Hydrogen/oxygen fuel cells were successfully utilized in the field of space applications to provide electric energy and potable water in human-rated space mission since the 1960s. Proton exchange membrane (PEM) based fuel cells, which provide high power/energy densities, were reconsidered as a promising space power equipment for future space exploration. PEM-based water electrolyzers were employed to provide life support for crews or as major components of regenerative fuel cells for energy storage. Gas/water and heat are some of the key challenges in PEM-based fuel cells and electrolytic cells, especially when applied to space scenarios. In the past decades, efforts related to gas/water and thermal control have been reported to effectively improve cell performance, stability lifespan, and reduce mass, volume and costs of those space cell systems. This study aimed to present a primary review of research on gas/water and waste thermal management for PEM-based electrochemical cell systems applied to future space explorations. In the fuel cell system, technologies related to reactant supplement, gas humidification, water removal and active/passive water separation were summarized in detail. Experimental studies were discussed to provide a direct understanding of the effect of the gas-liquid two-phase flow on product removal and mass transfer for PEM-based fuel cell operating in a short-term microgravity environment. In the electrolyzer system, several active and static passive phaseseparation methods based on diverse water supplement approaches were discussed. A summary of two advanced passive thermal management approaches, which are available for various sizes of space cell stacks, was specifically provided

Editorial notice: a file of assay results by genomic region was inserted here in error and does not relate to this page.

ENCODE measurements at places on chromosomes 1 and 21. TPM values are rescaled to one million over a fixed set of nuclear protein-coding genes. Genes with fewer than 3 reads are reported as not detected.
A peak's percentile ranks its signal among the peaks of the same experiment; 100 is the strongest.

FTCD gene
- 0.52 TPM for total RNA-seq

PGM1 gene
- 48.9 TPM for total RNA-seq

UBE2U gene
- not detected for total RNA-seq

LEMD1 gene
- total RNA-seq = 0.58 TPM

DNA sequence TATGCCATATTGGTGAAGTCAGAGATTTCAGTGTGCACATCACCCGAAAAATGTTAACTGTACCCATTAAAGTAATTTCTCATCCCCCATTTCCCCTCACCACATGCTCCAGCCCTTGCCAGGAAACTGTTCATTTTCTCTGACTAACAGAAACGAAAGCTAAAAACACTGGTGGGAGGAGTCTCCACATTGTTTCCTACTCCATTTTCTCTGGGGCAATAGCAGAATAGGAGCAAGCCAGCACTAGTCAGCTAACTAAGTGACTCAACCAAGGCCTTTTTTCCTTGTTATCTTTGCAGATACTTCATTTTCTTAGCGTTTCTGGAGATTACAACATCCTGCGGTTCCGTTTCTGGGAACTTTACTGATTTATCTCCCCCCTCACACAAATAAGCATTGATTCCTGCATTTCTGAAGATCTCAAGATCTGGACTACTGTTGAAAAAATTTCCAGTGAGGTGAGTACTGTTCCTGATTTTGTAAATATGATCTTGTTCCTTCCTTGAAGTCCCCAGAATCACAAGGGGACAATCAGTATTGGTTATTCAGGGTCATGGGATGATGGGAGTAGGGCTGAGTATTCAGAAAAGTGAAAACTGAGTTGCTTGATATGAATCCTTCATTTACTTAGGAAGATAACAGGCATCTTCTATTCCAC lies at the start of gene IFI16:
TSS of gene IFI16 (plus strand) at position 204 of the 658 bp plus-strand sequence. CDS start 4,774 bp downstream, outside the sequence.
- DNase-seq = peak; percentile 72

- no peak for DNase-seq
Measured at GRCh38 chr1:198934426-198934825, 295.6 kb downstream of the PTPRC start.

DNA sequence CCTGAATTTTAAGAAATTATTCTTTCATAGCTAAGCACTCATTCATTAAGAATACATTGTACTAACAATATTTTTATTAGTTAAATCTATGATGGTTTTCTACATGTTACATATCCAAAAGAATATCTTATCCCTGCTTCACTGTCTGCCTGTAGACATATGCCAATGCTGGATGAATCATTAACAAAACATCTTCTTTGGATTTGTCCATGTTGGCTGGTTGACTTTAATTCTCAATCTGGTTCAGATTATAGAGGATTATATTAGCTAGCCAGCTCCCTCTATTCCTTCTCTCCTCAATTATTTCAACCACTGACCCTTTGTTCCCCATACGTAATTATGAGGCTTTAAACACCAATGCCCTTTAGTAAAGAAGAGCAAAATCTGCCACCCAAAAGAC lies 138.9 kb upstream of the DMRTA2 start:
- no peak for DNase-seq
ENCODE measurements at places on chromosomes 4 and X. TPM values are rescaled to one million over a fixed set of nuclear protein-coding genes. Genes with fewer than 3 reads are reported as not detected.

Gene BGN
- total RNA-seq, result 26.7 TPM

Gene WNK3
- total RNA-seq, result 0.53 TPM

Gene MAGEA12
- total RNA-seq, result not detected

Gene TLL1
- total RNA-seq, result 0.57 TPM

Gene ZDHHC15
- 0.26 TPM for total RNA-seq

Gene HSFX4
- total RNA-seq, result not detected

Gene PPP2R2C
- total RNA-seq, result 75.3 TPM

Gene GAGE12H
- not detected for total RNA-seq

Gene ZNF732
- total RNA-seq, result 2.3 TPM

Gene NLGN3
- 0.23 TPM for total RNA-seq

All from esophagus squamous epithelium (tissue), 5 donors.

13. Gas/Water and Heat Management of PEM-Based Fuel Cell and Electrolyzer Systems for Space Applications

    Science.gov (United States)

    Guo, Qing; Ye, Fang; Guo, Hang; Ma, Chong Fang

    2017-02-01

    Hydrogen/oxygen fuel cells were successfully utilized in the field of space applications to provide electric energy and potable water in human-rated space mission since the 1960s. Proton exchange membrane (PEM) based fuel cells, which provide high power/energy densities, were reconsidered as a promising space power equipment for future space exploration. PEM-based water electrolyzers were employed to provide life support for crews or as major components of regenerative fuel cells for energy storage. Gas/water and heat are some of the key challenges in PEM-based fuel cells and electrolytic cells, especially when applied to space scenarios. In the past decades, efforts related to gas/water and thermal control have been reported to effectively improve cell performance, stability lifespan, and reduce mass, volume and costs of those space cell systems. This study aimed to present a primary review of research on gas/water and waste thermal management for PEM-based electrochemical cell systems applied to future space explorations. In the fuel cell system, technologies related to reactant supplement, gas humidification, water removal and active/passive water separation were summarized in detail. Experimental studies were discussed to provide a direct understanding of the effect of the gas-liquid two-phase flow on product removal and mass transfer for PEM-based fuel cell operating in a short-term microgravity environment. In the electrolyzer system, several active and static passive phaseseparation methods based on diverse water supplement approaches were discussed. A summary of two advanced passive thermal management approaches, which are available for various sizes of space cell stacks, was specifically provided

  14. Model documentation: Natural gas transmission and distribution model of the National Energy Modeling System. Volume 1

    Energy Technology Data Exchange (ETDEWEB)

    NONE

    1995-02-17